Biosimilars continue to post monumental growth. Estimates suggest that global sales topped $15 billion in 2020, representing a compound annual growth rate of 56 percent since 2015 (Exhibit 1). The future looks equally bright, with a number of factors supporting continuing high growth.According to McKinsey’s biosimilars market model, the market is set to continue its double-digit growth, doubling in size to more than $30 billion by 2025, and over $60 billion by the end of the decade.
First, 17 blockbuster1 molecules with annual peak sales amounting to $60 billion will lose exclusivity between 2020 and 2025, which is anticipated to allow for biosimilars market entry. In the meantime, biosimilars uptake is increasing in speed and depth both across channels and in specialties where biosimilars have been introduced more recently.
Moreover, as regulatory environments evolve, particularly in the United States, China, and Japan, the opportunities for biosimilars increase. This dynamic is already evident in Europe, which has approved more than 60 products (counted by brand name) and accounts for half of the global biosimilars market by value. Finally, the level of discounting—typically around 20 percent of the price of the originator product for a single new biosimilar entering the market, or 30–50 percent for multiple biosimilars entering the market simultaneously—should stimulate demand and foster competition.
This article outlines some of the key differences in adoption across the globe before turning to three critical strategic considerations for biosimilars companies: how to tailor their commercial models, how to rethink their portfolio management, and how to accelerate development. With a purposeful approach on these three fronts, coupled with a focus on reducing costs, companies can position themselves to be first to market and help propel their business into the next S-curve of growth.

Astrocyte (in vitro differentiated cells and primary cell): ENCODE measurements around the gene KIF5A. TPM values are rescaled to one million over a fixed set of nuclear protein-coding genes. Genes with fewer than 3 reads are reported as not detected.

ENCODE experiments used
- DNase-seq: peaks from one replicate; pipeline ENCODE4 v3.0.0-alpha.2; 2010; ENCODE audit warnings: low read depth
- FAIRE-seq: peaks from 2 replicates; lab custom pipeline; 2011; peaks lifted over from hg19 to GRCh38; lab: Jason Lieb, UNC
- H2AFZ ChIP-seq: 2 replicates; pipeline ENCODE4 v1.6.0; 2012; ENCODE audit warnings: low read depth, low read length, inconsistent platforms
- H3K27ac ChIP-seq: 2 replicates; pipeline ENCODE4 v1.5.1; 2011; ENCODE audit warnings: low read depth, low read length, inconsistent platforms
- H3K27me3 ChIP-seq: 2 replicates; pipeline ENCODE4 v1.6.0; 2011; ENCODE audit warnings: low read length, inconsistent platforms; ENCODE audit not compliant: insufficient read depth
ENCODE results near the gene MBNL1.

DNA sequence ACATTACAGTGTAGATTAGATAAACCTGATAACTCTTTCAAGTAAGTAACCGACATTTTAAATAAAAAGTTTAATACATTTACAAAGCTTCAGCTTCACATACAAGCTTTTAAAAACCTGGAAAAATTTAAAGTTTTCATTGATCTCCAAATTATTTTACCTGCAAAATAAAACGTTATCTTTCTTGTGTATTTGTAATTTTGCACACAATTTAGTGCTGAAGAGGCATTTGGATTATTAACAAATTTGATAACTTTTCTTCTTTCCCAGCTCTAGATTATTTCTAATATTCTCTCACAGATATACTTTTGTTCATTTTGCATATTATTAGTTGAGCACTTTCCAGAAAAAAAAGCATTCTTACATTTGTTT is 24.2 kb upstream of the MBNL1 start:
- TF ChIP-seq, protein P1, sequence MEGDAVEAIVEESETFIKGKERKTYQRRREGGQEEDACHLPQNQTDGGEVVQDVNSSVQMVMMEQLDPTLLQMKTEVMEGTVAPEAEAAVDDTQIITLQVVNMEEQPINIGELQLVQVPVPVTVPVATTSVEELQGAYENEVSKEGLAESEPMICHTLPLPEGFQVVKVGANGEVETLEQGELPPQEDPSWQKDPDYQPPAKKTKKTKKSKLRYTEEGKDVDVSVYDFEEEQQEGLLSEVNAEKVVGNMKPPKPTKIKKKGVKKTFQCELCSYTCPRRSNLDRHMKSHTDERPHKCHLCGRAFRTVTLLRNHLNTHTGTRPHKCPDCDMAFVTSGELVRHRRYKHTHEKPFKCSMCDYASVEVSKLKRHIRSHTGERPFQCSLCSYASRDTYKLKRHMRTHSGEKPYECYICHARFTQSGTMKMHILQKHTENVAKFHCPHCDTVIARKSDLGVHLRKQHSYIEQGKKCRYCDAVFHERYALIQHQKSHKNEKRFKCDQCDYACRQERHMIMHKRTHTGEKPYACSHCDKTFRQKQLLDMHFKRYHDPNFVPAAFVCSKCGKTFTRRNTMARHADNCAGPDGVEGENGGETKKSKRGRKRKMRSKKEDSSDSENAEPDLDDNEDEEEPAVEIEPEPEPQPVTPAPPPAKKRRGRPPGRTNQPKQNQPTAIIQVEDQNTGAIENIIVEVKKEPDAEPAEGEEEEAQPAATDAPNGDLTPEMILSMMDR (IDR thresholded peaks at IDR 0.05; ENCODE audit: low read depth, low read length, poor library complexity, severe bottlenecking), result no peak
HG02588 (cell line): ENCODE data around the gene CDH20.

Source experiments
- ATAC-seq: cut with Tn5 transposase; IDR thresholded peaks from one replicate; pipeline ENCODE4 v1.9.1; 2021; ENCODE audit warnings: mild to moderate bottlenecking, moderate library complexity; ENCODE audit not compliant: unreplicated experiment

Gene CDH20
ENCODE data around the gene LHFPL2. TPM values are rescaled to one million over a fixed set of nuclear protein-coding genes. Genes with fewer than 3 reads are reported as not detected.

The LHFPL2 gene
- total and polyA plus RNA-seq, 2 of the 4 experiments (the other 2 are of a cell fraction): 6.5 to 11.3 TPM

Biosimilars uptake varies by market and molecule
A pooled literature review of 90 studies published in 2018 indicated that switching from originator drugs to biosimilars made no difference in clinical efficacy and safety in the majority of cases.2 Many countries now encourage physician-led switching to biosimilars, and switching among pharmacies, pharmacy benefit managers, and others is also likely to increase.
In maturing European markets, biosimilars adoption exceeds 46 percent by volume across all molecules. However, this aggregate number masks wide variations in uptake between individual markets and molecules resulting from differences in policy, utilization of tenders, pricing and reimbursement, prescriber education.
Such differences are apparent in Exhibit 2, where variable approaches, for example between tender-based procurement and physician-driven pharmacy models, might result in different penetration levels. As markets develop, pricing dynamics play out more quickly, with companies offering large discounts or rebates for specific channels or key accounts earlier in a product’s commercial life cycle. For example, initial price discounts for recently launched biosimilars such as adalimumab are much greater than they were for older products.